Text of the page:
… I would think that the general saw him as some expression of what we were supposed to be doing. … But here's someone who stepped out of line and [the general is] not going to discipline him because he's doing the right thing. And he saved at least hundreds of people. And we're talking about saving hundreds of people three or four at a time. So you imagine y'know, when we talk about the 23 checkpoints. And you take even 200 people, you divide it by the maximum 5 -- that would mean he [would] have 5 people in a vehicle, which is too conspicuous too. So he would do it in smaller numbers so that he wouldn't draw so much attention to people. But he'd go through all these checkpoints. And at every checkpoint you have to explain yourself.
… How would he get through?
That's just the way he was. People laughed. Even they have, or had, some attachment to a real world where there's real laughter. Even in all this gore, hatred; as long as you can have that brief glimpse of his smile, or laugh about something that's good, you'll grab onto it. And with Mbaye I think that's what everybody did. At all those checkpoints, they all knew him. …"
Unfortunately, he was killed at a checkpoint. Gromo Alex again:
"[Once] it was time to leave, the plan was that we were all just going to leave at the same time. … Then Mbaye said no, [because] he had some other things to do. It turned out that he was making arrangements to go get some other people. … But he had to go to headquarters first. So we went down the hill to ICRC. … We stopped there for a couple minutes. …
So we're coming up the hill and hear something on the radio. … We heard it was [Mbaye] had, I guess, pulled up a minute after we'd gone to the bridge, the last checkpoint. A mortar had landed behind his car and shrapnel came through the back window and [hit him] in the back of his head, and apparently killed him instantly. …
This was the day that General Dallaire had gone to Nairobi to meet with some U.S. congressmen to convince them of the gravity of the situation. [So] we're stunned, and we're trying to figure out what's happening, what we can do. People are talking about going [and] getting his dress uniform. They're calling around for a body bag. But there's no body bag. Not a body bag in the whole U.N. The ICRC doesn't have any body bags that they can spare. At this time, we're starting to put together and we're saying, you know, "Here's a guy who gave his ultimate, did everything, and we don't even have a body bag to show him some respect." So we're scrambling [and] people are asking us -- we're the humanitarians, we can get some plastic sheeting, we can make something. I can't even remember [the details]. It was kind of a daze. …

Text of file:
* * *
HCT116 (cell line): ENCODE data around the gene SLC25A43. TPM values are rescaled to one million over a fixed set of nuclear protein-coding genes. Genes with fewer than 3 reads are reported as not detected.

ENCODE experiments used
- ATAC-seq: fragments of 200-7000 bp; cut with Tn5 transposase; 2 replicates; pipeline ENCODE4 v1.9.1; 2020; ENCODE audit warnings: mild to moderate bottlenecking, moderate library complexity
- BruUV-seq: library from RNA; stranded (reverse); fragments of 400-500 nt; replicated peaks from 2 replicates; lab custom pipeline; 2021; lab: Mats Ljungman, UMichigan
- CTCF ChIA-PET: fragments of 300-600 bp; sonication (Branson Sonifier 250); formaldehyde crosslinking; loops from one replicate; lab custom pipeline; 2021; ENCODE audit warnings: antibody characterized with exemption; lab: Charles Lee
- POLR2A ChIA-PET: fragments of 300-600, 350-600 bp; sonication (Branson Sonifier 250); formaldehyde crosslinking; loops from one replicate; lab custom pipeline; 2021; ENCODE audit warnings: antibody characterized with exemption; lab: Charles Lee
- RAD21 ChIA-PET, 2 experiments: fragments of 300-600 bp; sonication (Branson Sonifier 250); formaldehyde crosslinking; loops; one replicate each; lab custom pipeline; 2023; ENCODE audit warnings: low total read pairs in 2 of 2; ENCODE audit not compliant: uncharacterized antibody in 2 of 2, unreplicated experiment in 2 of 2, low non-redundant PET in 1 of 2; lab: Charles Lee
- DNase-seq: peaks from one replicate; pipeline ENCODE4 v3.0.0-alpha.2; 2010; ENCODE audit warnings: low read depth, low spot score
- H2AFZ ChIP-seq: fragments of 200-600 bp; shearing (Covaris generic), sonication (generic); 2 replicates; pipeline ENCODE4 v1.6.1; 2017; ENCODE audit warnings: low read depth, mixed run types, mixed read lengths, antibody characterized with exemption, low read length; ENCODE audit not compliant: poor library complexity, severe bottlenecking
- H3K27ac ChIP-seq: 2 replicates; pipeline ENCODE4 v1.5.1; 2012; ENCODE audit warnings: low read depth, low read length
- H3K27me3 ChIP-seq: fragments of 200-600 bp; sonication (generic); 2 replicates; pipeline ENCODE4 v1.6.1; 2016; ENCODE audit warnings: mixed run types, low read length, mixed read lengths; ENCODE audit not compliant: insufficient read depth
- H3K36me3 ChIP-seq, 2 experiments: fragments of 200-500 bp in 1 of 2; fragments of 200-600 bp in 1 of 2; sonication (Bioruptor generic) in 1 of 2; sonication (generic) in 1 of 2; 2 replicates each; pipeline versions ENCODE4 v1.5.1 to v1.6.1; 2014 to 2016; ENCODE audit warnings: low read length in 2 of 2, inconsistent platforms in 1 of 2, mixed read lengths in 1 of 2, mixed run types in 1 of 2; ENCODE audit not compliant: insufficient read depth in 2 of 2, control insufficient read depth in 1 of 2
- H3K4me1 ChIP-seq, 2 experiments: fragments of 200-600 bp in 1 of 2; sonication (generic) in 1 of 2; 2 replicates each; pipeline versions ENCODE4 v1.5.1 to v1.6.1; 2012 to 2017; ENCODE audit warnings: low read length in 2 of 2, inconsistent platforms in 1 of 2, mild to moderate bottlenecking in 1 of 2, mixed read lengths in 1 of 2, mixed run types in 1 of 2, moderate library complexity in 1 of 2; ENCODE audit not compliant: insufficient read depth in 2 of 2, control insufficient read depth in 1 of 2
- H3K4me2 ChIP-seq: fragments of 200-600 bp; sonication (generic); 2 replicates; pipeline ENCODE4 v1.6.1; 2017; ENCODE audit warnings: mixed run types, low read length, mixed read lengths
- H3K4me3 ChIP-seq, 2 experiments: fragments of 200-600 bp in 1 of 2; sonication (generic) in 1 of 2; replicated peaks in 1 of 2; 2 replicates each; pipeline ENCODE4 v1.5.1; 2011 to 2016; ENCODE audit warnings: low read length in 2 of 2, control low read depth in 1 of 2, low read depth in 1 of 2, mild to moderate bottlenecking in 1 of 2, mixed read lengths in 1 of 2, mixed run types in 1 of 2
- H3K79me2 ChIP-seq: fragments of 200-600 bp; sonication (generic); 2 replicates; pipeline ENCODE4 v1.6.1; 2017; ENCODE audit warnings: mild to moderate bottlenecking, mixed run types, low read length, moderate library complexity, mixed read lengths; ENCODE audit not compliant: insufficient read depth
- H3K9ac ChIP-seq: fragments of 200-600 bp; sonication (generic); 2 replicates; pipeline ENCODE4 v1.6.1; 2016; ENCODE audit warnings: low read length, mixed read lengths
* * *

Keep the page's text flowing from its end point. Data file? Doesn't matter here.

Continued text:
We had some UNICEF plastic sheeting, and we had some tape. Mbaye's body comes, and he's a big man, tall, big feet. He's on a stretcher now. Nobody knows exactly what to do, but we're going to make a body bag. … You want to do it right. You want to … zip it, [but] you got this U.N. light blue body bag, and we're going to make and fold the edges over. We're folding them up, and the creases aren't right, because his feet are so damn big. … You don't want that for him. You want it to be, like, just laid out perfectly, so that when people look at him, they know that he was something great."
While my government was devoting its energies to figuring out how to describe what was happening in Rwanda without using the word "genocide", Mbaye Diagne just saw what had to be done and did it, at the cost of his own life. He is one of my personal saints. I think that when you find a saint, you should reflect on his life, try to learn from it, and do him honor. If anyone agrees, link to this post: Mbaye Diagne and what he did deserve to be better known.